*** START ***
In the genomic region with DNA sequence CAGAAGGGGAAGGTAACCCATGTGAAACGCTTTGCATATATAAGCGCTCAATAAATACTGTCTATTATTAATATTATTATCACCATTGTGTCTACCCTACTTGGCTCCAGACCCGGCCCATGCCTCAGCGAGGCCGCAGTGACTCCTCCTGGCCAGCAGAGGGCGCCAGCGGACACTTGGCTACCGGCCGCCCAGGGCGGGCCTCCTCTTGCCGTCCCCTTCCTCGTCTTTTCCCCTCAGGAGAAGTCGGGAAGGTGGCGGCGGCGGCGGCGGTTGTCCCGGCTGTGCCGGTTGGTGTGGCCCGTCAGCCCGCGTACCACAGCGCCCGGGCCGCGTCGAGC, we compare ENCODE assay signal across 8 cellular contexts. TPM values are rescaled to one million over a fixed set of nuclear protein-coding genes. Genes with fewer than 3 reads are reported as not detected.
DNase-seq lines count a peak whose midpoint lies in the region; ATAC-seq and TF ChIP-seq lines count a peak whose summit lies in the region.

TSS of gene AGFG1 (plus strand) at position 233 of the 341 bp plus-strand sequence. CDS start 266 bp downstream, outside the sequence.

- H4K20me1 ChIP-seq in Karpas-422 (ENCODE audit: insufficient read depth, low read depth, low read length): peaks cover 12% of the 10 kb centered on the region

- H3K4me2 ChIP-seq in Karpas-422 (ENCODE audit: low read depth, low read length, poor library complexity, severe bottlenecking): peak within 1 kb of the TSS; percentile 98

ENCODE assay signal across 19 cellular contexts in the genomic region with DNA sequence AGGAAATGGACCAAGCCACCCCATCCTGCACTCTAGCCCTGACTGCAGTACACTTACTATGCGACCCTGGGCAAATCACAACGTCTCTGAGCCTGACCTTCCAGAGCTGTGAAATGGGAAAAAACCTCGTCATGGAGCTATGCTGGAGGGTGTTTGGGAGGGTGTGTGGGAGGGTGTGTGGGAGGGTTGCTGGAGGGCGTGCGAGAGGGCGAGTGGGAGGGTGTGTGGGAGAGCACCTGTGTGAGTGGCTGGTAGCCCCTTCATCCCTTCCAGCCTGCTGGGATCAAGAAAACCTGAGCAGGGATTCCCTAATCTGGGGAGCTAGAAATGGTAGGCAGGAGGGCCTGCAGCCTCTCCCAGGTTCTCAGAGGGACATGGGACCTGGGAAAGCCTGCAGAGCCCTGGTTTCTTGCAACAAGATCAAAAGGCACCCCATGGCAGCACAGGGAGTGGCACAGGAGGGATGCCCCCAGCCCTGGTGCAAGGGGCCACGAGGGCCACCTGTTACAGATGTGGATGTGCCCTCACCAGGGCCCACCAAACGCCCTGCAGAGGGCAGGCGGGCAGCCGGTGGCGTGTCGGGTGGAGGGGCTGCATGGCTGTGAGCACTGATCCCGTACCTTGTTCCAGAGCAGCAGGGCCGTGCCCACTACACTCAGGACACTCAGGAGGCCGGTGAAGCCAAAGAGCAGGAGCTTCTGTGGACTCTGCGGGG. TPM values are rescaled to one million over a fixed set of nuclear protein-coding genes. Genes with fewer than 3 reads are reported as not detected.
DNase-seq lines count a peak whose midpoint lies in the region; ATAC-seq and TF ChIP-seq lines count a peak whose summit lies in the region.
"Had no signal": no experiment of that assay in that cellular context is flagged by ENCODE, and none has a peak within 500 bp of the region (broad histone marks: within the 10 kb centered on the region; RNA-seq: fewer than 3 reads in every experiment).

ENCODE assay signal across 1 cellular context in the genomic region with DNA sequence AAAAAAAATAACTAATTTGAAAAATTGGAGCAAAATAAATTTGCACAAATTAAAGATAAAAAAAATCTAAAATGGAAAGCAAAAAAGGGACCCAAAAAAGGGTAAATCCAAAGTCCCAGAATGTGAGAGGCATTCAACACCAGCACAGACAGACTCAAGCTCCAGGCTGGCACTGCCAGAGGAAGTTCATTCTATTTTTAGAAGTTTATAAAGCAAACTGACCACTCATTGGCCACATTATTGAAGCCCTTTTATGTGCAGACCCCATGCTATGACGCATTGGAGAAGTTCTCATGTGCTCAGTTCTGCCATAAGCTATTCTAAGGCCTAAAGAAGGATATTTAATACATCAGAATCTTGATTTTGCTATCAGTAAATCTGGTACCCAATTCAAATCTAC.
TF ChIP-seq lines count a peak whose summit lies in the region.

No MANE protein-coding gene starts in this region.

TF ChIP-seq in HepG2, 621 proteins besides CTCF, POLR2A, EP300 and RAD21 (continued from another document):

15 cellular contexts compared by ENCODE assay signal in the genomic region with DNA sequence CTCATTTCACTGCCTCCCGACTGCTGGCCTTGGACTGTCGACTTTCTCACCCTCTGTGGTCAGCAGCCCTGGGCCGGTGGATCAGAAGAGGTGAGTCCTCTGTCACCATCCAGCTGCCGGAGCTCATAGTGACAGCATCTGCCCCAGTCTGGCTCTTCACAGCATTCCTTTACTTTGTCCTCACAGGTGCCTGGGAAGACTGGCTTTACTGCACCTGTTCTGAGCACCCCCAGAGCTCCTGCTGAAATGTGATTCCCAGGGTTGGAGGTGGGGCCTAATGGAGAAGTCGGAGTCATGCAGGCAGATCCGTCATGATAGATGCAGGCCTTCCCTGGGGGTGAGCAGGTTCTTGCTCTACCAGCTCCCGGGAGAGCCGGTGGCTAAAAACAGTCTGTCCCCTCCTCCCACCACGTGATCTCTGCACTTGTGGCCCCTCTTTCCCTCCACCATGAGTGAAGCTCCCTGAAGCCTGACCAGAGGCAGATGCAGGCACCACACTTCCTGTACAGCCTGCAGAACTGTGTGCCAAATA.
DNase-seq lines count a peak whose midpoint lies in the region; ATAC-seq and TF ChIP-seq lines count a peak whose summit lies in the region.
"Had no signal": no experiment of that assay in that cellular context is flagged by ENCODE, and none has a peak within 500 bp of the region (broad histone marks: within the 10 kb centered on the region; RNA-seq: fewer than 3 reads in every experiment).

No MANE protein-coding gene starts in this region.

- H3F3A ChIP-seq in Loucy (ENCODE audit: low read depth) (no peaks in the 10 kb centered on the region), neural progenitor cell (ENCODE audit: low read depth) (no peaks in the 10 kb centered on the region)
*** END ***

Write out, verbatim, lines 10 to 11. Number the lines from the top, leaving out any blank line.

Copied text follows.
TF ChIP-seq lines count a peak whose summit lies in the region.

No MANE protein-coding gene starts in this region.